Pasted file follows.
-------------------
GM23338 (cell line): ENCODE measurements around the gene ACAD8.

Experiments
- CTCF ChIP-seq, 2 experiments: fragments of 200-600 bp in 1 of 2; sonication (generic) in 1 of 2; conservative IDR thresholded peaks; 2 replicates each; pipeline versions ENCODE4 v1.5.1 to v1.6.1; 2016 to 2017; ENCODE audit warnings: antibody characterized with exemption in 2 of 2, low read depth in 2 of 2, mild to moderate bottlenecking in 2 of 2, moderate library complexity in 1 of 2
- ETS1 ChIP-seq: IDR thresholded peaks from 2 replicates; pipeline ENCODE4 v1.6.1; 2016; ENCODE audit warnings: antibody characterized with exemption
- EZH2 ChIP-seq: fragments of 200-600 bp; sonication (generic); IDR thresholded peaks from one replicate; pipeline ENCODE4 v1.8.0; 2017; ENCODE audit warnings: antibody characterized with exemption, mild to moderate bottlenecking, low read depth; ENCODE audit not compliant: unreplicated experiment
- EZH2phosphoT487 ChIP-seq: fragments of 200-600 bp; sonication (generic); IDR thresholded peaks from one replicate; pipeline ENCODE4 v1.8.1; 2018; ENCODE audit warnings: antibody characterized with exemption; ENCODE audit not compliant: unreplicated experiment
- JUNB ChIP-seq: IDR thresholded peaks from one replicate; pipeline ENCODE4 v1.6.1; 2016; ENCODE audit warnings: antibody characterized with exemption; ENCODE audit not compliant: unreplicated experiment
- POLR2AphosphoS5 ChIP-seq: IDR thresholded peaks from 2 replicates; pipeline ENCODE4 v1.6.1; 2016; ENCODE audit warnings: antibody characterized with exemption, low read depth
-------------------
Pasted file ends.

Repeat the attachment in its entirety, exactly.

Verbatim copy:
GM23338 (cell line): ENCODE measurements around the gene ACAD8.

Experiments
- CTCF ChIP-seq, 2 experiments: fragments of 200-600 bp in 1 of 2; sonication (generic) in 1 of 2; conservative IDR thresholded peaks; 2 replicates each; pipeline versions ENCODE4 v1.5.1 to v1.6.1; 2016 to 2017; ENCODE audit warnings: antibody characterized with exemption in 2 of 2, low read depth in 2 of 2, mild to moderate bottlenecking in 2 of 2, moderate library complexity in 1 of 2
- ETS1 ChIP-seq: IDR thresholded peaks from 2 replicates; pipeline ENCODE4 v1.6.1; 2016; ENCODE audit warnings: antibody characterized with exemption
- EZH2 ChIP-seq: fragments of 200-600 bp; sonication (generic); IDR thresholded peaks from one replicate; pipeline ENCODE4 v1.8.0; 2017; ENCODE audit warnings: antibody characterized with exemption, mild to moderate bottlenecking, low read depth; ENCODE audit not compliant: unreplicated experiment
- EZH2phosphoT487 ChIP-seq: fragments of 200-600 bp; sonication (generic); IDR thresholded peaks from one replicate; pipeline ENCODE4 v1.8.1; 2018; ENCODE audit warnings: antibody characterized with exemption; ENCODE audit not compliant: unreplicated experiment
- JUNB ChIP-seq: IDR thresholded peaks from one replicate; pipeline ENCODE4 v1.6.1; 2016; ENCODE audit warnings: antibody characterized with exemption; ENCODE audit not compliant: unreplicated experiment
- POLR2AphosphoS5 ChIP-seq: IDR thresholded peaks from 2 replicates; pipeline ENCODE4 v1.6.1; 2016; ENCODE audit warnings: antibody characterized with exemption, low read depth